Hasan Sabah had left the city of Naishapur, but the lives of these men were destined to be intertwined. After a few years of wandering, Hasan became involved with a group of terrorists and bandits. His excellent education enabled him to rise within their ranks quickly, and he was soon their leader. In 1090 CE, they seized the castle of Alamut in the mountains south of the Caspian Sea and began a reign of terror that haunted the Middle East for many years. True to the common belief that all students of the Imam would rise to greatness, Ben Hasan was now also a rich and famous man, but his name was associated with darkness and evil. He was known from Syria to the Khorasan province as the "Old man of the mountains", and his group of men was known as the "Hashishiyun." These men built six castles in the mountains that were nearly impossible to reach. They would go on missions and murder religious and political leaders throughout the region. The English language bears proof of their power - the word "assassin" comes from these evil men who went on deadly missions in the night.
The word "Rubaiyat" actually refers to a style of poetry. A rubai is a stanza of four lines that usually has two specific rhyme schemes. A rubaiyat is a collection of this particular style of poetry. Sometimes all four lines rhyme, but more often the first, second and fourth verses rhyme while the third is blank. Below are some examples from the Rubaiyat by Omar Khayyam. NOTE: When reading these verses, consider a few things. In Iran his poetry is widely considered to be too pessimistic. He was not an openly religious man, and many of his verses seem to ridicule those who pursue a life of God. Do you think that his connection with Hasan Sabah and Nizam-ul-mulk affected his outlook? After all, he saw his childhood friend gradually become evil and take the lives of many people.
The worldly hope men set their hearts upon
Turns ashes-or it prospers; and anon,
Like snow upon the desert's dusty face,
Lighting a little hour or two-is gone.
We are no other than a moving row
Of magic shadow-shapes that come and go
Round with the sun-illumined lantern held
In midnight by the Master of the show.
Oh threats of hell and hopes of paradise!
One thing at least is certain-this life flies;
One thing is certain and the rest is lies;
The flower that once has blown for ever dies.
Into this universe, and why not knowing
Nor whence, like water willy-nilly flowing;
And out of it, as wind along the waste,
I know not whither, willy-nilly blowing.
Ah, my beloved, fill the Cup that clears
TO-DAY of past Regrets and future Fears:
TO-MORROW!-why, to-morrow I may be
Myself with yesterday's sev'n thousand Years.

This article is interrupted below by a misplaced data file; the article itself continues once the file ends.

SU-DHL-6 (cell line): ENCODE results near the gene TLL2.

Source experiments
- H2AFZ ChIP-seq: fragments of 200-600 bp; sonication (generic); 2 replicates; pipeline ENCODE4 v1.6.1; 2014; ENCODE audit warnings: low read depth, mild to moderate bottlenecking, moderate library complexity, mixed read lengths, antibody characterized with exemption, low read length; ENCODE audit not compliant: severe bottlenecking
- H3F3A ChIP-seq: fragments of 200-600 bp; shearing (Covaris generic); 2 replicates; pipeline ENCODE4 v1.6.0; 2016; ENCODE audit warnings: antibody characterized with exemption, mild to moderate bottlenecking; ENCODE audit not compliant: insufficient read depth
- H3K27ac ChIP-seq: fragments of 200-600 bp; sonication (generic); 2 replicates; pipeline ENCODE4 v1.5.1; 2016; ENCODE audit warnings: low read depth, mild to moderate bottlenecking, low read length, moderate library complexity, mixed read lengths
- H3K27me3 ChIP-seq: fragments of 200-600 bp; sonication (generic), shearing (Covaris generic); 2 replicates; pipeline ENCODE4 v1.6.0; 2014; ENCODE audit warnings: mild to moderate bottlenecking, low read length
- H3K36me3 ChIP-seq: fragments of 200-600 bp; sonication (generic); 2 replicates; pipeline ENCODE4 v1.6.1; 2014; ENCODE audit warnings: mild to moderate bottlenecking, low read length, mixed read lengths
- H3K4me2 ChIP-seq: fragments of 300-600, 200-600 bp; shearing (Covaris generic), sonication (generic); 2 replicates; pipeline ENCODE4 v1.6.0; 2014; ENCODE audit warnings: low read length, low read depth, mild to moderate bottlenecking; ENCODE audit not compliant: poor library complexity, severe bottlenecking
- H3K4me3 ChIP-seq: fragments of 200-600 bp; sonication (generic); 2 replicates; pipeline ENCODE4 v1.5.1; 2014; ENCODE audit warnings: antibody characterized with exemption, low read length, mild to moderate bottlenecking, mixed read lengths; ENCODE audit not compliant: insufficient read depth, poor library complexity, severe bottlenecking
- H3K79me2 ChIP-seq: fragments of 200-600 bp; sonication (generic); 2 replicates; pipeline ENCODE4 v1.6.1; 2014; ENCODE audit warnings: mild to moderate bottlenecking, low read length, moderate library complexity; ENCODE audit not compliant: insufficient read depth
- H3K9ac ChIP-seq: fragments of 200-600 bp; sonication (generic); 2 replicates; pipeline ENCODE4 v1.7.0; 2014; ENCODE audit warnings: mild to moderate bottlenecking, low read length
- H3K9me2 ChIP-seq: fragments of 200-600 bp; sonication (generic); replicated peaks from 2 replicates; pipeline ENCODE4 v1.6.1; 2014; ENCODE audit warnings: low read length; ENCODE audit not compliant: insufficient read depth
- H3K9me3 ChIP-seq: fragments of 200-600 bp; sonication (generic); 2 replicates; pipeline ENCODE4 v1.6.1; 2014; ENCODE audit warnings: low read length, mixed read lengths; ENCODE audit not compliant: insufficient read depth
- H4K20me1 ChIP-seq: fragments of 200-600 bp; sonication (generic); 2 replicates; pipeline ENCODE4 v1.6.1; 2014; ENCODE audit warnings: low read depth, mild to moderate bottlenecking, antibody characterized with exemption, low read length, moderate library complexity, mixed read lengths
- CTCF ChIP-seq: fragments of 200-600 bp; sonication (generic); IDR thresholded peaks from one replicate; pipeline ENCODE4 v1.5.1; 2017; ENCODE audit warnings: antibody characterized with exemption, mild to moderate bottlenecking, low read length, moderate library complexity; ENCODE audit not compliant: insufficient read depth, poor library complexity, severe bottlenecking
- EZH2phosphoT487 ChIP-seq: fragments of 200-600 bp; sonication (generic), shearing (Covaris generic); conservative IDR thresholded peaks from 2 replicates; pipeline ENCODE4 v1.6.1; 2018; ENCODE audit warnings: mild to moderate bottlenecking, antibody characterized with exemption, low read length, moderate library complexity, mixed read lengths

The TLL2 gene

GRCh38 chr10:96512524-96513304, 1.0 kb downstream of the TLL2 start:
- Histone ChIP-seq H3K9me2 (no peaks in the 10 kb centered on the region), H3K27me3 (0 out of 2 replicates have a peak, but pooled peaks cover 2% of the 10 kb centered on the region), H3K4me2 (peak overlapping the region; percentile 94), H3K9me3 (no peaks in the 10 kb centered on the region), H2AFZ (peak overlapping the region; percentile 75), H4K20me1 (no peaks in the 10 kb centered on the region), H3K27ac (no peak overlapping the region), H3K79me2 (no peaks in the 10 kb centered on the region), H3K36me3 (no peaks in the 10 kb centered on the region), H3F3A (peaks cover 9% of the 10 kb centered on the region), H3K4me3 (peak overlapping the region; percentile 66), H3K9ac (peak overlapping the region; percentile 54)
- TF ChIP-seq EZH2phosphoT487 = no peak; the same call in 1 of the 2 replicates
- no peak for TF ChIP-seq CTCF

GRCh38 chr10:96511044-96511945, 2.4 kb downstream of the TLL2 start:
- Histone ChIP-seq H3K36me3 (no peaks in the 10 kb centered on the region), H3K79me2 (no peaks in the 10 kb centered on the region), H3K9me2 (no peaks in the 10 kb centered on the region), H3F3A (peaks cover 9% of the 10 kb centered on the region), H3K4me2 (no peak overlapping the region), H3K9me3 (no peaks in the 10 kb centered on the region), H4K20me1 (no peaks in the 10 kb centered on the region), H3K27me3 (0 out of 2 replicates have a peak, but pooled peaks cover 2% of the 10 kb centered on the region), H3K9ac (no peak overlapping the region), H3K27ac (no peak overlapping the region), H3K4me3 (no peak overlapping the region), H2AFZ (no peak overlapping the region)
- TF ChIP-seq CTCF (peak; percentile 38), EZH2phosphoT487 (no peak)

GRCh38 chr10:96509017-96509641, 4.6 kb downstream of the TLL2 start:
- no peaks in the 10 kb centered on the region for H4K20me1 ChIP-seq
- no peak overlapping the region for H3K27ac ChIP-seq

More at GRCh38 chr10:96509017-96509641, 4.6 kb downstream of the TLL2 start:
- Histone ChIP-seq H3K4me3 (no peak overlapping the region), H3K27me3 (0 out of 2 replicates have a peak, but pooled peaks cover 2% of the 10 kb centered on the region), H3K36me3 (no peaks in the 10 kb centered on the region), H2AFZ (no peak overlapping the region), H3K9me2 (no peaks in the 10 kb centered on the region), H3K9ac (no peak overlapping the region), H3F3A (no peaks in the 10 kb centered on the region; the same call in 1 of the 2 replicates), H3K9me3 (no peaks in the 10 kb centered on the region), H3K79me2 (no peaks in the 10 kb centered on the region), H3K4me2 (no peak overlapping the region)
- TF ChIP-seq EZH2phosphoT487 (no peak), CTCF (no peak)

--translation by Edward Fitzgerald
The lives of these three friends continued to rotate around each other in different orbits. Omar Khayyam continued his studies and published astronomical tables as well as a famous discourse on algebra that has been translated into many languages. Nizam continued his life in politics under the Sultan until Hasan Sabah's band of assassins visited him and murdered him. The Hashishiyun took countless lives during their time, but it could be argued that this was the most cold-blooded.
Luckily Omar was not a target of the Hashishiyun, and he lived to the ripe old age of seventy-six, spreading the advantages of science until his death in 1123 CE. As you know, he also wrote poetry, and Edward Fitzgerald's translation of his writing in the nineteenth century spread his name farther than ever before. Hasan Sabah died the next year at the even riper age of eighty-four, and the assassins continued to flourish until Alamut was captured by the Mongols in 1256 CE.
Can you believe that story? Each of the three
fulfilled the predictions of fame but each in their own way. Nizam-ul-mulk's generosity was repaid with murder by the treacherous Hasan Sabah.
ridicule - To make fun of
pessimistic - A bad outlook, not positive
intriguing - To arouse intrigue or curiosity
prominence - Being important, highly regarded.
bind - Bond.
I am surprised that Omar Khayyam's poems never directly mentioned this strange twist of fate with his three childhood friends!
Well, you know what they say: "The best of friends make the worst of enemies."
p.s. - Please e-mail me at ...firstname.lastname@example.org
Monica - The Holiest of Shrines: The Astan Quds Razavi of Mashhad
Abeja - Sweet Home Iran
Jasmine - Nader Shah: War Can Make You Lose Your Head
Kavitha - Superman? Wonder Woman? Ha! This Guy Saves Languages! Why Iranians Fall for Ferdowsi